PenChecks Blog

A Simple Solution to Auto-Portability

In my last blog, I reviewed an article that focuses on the notion of “auto-portability” to make it easier to transfer Default/Missing Participant IRA accounts to a new employer’s plan. While the concept has merit, my opinion is that the solution seems overly complex, and is therefore not likely to be supported by record keepers or plan sponsors.

Shortly after last year’s GAO report was released, there was another idea proposed that also seems to have merit. This concepts suggests that when someone goes to work for the first time with an employer that sponsors a retirement plan, that employee would have to establish a Default IRA that would be registered with the Social Security Administration (SSA). Every time the employee leaves a company with money in a retirement plan, those funds would be directly transferred to his or her Default IRA – without the need for time-consuming paperwork or benefit election forms. The individual would then have the option to transfer the funds to their new employer’s plan or leave it in this new type of Default IRA. This IRA could be invested in either an inflation-protected government bond or target date fund, as an example.

Of course, such a program would eliminate the need for the auto-rollover IRA program, and in time that service would go away. The employer holding the funds would simply inquire with the SSA as to the participant’s individualized Default IRA and transfer the funds to it. At normal retirement age, when SSA notifies citizens of their eligibility to begin claiming social security benefits, they would also notify them of their individualized Default IRA account.

The Advantages of a Master IRA
But wait, there’s even a simpler way to achieve the same results!
This would involve creating a Master IRA, with each deposit being reported to the SSA, as we are currently required to do for terminated participants with vested account balances that have been gone for a year (form 8955-SSA.) Participants could not withdraw the funds until age 55, and could not borrow from the account. When it comes time for the participant to begin receiving their social security benefits, the SSA would already have the information to advise them of their Master IRA account and where to apply for those benefits.

Consolidating all of an employee’s accounts into a Master IRA would ensure continuity of the investment return by helping to sustain the value of the assets while keeping pace with inflation. It would provide guidance for missing participant funds and enable plan sponsors and administrators to uphold their fiduciary duties. And it would remind participants of their plan assets when they file for social security benefits.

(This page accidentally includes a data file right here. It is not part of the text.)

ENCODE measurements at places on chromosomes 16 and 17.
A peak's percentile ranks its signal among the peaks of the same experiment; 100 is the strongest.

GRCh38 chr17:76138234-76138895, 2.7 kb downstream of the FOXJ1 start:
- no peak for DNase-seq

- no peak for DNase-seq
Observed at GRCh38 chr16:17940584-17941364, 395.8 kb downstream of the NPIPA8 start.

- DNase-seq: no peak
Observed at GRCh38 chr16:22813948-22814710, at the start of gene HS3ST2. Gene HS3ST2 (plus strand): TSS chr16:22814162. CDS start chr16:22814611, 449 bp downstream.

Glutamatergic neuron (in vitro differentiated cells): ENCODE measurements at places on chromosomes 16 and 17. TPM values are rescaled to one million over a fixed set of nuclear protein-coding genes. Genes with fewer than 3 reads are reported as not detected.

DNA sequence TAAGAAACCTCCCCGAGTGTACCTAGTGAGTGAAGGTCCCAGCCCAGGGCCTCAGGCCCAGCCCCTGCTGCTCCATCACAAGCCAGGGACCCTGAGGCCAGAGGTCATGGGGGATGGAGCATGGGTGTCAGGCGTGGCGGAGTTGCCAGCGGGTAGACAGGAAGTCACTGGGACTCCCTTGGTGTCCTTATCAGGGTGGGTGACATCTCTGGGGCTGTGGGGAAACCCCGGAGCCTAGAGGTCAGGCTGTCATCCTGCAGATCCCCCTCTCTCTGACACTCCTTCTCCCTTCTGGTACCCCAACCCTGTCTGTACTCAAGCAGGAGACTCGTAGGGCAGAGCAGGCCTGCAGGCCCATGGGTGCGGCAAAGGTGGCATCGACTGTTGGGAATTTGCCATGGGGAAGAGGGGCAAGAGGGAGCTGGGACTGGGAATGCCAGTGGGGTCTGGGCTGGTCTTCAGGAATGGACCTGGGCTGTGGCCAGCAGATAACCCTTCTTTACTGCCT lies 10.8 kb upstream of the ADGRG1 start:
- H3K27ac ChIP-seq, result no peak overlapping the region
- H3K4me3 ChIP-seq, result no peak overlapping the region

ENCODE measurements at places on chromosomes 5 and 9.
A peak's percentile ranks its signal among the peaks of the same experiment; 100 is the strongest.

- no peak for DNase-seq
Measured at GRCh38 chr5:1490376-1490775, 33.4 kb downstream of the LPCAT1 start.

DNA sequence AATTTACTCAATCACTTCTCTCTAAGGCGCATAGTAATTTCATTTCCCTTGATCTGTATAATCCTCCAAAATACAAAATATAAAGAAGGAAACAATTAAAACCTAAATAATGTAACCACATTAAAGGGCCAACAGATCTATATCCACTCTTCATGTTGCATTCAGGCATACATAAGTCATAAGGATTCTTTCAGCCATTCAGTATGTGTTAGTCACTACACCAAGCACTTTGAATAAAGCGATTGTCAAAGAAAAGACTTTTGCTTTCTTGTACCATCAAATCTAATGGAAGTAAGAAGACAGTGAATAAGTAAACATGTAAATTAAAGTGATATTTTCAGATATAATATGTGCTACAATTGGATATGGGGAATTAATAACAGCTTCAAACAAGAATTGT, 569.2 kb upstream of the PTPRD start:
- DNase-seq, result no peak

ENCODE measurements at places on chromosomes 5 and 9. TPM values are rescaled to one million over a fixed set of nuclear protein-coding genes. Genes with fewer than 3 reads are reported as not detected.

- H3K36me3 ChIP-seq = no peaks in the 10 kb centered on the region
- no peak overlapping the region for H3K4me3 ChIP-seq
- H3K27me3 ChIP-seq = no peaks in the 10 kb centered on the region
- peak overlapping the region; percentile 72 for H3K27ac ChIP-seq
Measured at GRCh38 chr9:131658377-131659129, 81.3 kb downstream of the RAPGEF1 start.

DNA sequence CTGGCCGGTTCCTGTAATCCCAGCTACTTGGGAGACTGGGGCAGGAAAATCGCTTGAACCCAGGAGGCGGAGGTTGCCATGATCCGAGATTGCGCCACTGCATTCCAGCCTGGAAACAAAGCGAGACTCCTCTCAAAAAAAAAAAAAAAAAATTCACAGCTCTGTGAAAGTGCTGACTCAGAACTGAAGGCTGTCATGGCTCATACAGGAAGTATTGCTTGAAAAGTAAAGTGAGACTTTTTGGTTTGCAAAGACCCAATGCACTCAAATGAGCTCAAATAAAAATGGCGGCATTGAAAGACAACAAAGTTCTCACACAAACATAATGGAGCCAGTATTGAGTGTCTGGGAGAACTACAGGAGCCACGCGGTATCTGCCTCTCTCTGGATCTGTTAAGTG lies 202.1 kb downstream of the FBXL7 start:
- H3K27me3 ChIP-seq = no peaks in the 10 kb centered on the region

Many countries already have legislation in place that provides for the consolidation of transferred accounts, either in a participant’s new plan or with other forced-out transferred accounts. This enables these accounts to grow, either at a rate comparable to participants’ current retirement accounts, or at least keeping pace with inflation. You can learn more about how the U.K., Switzerland, Australia and other countries are attempting to deal with protecting forced transfers and tracking accounts by reading the 2014 GAO Report . Their approaches reinforce the concept of a Master IRA as a potential solution in protecting and tracking force-outs.

NRURB Provides a Useful Tool
The European Union is also examining the use of a registry that former participants can use to search for prior benefits. In the U.S., we do not have a government pension registry that can provide those opportunities. The Pension Benefit Guarantee Corporation (PBGC) does provide a way for former plan participants to search for unclaimed defined benefit funds. However, given that many of the retirement accounts in the U.S. today are defined contribution plans, the PBGC cannot help with those searches.

However, we do have the National Registry of Unclaimed Retirement Benefits (NRURB), which is a public service company designed to help reunite plan participants with their retirement money. Sponsored, supported and operated by PenChecks, Inc., this service offers a robust search system that is available to anyone, including plan sponsors, government entities, institutions and TPAs at no cost – it is a free service.

When a plan sponsor sets up a Default IRA with PenChecks Trust, the website will automatically conduct an annual search for the participant as long as the account remains active. Anyone can register a former employee or plan participant on the NRURB site, even if the Default IRA is set up with a different company. However, this approach will not be included in the automatic annual search.

We are adding a new feature that will allow employers to search by social security number to see if any new employees have a Default IRA registered on the NRURB site. If so, the employer can alert the employee and ask if they would like to transfer the account into the company plan.

We believe that using the NRURB service adds another layer of fiduciary compliance for companies, as it demonstrates they have closed the circle of trying to locate the individual, and taken advantage of everything available to help reunite the participant with their money.

As American workers change jobs more frequently and the need to save for their own retirement becomes more critical, our industry needs to develop solutions that will support retirement account portability. For the benefit of all, let’s keep them as simple as possible.

Peter Preovolos
President and CEO
PenChecks Trust

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